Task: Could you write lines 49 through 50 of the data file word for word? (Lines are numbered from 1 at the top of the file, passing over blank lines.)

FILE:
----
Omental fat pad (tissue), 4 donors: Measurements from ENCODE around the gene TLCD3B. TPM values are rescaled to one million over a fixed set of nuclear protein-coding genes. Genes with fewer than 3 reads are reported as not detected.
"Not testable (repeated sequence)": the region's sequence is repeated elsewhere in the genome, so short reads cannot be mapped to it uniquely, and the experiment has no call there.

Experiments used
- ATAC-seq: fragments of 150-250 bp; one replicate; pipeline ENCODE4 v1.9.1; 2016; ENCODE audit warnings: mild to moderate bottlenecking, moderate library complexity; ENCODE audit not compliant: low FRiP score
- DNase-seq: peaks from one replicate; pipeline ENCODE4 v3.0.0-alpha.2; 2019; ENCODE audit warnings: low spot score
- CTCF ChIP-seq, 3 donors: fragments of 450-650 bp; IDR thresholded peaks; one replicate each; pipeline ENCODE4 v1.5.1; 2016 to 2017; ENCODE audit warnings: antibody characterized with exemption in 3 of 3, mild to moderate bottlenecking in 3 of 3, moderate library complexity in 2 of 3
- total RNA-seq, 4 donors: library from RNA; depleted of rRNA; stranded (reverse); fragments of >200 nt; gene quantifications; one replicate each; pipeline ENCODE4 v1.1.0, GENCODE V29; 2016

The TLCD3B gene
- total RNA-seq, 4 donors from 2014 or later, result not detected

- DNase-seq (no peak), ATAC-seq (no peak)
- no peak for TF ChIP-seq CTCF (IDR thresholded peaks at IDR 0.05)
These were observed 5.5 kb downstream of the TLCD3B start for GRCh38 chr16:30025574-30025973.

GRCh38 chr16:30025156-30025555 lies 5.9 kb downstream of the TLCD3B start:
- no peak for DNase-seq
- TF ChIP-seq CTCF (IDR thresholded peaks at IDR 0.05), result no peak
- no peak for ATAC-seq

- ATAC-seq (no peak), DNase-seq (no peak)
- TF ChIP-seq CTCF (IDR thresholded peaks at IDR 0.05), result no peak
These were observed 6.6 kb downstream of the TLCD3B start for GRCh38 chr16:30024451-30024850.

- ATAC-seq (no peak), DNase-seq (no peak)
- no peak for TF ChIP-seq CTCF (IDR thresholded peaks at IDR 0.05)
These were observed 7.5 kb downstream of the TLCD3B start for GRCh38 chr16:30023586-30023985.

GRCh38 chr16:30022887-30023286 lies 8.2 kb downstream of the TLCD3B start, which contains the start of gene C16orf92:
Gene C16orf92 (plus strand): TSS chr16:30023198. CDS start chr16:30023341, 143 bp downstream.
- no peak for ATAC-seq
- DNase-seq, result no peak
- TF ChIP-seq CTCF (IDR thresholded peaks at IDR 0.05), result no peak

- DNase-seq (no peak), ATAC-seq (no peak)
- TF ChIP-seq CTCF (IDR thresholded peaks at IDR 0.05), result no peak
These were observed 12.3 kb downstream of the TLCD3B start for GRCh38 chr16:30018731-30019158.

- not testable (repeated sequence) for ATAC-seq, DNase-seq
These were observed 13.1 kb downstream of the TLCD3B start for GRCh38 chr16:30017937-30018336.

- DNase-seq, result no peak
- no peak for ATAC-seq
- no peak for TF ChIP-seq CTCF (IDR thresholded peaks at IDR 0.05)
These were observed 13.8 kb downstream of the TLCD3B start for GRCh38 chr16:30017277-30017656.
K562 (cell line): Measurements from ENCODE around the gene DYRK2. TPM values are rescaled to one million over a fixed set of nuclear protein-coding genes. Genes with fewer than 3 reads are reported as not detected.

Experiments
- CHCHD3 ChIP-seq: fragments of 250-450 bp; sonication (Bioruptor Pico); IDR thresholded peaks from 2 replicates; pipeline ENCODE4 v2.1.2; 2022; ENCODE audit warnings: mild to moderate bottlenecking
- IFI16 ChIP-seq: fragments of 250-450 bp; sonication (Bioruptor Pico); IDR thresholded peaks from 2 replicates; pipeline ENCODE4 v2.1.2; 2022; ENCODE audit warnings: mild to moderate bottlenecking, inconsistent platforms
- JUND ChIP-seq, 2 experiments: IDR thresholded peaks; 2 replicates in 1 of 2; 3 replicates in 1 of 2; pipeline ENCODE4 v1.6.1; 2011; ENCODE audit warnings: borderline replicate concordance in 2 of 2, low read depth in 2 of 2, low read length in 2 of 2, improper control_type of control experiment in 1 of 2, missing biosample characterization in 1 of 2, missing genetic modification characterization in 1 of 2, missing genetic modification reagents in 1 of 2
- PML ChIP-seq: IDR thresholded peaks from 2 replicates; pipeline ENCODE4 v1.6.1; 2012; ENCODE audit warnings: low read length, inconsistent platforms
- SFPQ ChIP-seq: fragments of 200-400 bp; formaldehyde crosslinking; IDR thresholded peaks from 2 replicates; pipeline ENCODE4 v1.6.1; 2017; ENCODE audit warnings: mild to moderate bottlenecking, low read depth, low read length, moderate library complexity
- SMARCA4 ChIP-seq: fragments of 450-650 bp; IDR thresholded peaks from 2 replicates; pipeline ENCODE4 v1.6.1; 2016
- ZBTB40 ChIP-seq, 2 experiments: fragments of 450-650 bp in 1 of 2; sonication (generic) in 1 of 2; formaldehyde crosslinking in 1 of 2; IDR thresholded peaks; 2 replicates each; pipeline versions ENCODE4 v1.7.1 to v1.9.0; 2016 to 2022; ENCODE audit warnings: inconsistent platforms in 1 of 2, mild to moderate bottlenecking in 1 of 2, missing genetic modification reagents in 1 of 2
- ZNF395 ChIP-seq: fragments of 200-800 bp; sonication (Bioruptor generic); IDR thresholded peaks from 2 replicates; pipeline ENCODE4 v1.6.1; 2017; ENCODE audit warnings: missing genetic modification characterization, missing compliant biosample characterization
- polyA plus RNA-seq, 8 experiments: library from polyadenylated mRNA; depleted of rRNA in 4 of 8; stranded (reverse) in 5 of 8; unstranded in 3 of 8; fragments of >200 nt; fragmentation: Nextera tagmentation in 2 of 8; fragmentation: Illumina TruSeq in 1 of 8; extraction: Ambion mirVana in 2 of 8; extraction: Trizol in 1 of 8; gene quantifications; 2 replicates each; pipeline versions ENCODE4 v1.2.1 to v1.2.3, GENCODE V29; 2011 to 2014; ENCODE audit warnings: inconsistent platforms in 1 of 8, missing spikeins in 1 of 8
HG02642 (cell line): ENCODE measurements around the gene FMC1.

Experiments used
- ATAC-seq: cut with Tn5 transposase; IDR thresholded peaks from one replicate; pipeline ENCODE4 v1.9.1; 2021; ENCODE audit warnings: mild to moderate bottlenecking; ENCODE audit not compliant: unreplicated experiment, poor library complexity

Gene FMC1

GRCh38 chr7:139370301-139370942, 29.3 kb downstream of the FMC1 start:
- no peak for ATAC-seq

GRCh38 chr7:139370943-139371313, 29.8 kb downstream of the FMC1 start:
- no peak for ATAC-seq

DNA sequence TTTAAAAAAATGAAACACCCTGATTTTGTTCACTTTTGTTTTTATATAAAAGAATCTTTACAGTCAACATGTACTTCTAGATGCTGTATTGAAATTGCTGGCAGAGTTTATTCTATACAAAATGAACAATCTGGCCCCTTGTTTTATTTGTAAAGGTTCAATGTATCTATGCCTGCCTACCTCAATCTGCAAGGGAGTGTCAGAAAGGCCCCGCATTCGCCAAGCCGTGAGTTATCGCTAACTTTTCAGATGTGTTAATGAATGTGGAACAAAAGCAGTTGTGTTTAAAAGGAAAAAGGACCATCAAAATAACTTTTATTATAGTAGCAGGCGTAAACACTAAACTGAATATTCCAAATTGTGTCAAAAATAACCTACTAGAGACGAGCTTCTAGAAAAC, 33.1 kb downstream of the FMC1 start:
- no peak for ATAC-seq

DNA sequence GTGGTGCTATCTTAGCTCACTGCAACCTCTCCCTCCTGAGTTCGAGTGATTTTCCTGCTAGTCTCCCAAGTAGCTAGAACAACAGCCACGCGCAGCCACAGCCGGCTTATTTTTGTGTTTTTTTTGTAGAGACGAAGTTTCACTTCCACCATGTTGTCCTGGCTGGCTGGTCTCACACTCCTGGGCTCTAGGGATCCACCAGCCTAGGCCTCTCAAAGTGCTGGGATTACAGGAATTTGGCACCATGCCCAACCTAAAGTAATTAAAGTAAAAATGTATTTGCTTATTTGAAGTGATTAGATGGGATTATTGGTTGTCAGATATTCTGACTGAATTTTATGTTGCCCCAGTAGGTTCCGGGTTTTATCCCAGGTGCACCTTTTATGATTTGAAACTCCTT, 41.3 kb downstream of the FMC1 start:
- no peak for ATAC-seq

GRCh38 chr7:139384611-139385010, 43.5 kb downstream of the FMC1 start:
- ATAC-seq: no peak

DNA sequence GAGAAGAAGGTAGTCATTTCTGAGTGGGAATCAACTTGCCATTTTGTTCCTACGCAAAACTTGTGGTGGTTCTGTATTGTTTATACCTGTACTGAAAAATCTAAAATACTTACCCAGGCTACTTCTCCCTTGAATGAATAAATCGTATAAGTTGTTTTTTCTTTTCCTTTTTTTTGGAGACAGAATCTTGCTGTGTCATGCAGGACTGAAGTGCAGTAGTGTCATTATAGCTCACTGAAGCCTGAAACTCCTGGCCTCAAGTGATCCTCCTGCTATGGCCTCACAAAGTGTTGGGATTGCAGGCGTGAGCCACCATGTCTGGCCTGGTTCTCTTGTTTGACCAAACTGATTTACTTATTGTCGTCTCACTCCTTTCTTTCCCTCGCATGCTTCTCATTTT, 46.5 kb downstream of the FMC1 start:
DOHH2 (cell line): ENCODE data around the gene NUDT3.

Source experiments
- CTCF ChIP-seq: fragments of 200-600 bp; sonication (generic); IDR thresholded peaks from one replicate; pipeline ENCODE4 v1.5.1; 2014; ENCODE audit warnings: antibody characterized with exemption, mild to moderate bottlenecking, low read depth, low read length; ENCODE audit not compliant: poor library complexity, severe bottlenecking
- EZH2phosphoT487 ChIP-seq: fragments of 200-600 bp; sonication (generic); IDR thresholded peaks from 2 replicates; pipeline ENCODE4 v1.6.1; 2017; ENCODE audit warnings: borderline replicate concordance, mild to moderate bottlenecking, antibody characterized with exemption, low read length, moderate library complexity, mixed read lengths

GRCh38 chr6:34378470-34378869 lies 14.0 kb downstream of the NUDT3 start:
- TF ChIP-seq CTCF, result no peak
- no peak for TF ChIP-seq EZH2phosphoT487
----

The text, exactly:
Experiments used
- ATAC-seq: cut with Tn5 transposase; IDR thresholded peaks from one replicate; pipeline ENCODE4 v1.9.1; 2021; ENCODE audit warnings: mild to moderate bottlenecking; ENCODE audit not compliant: unreplicated experiment, poor library complexity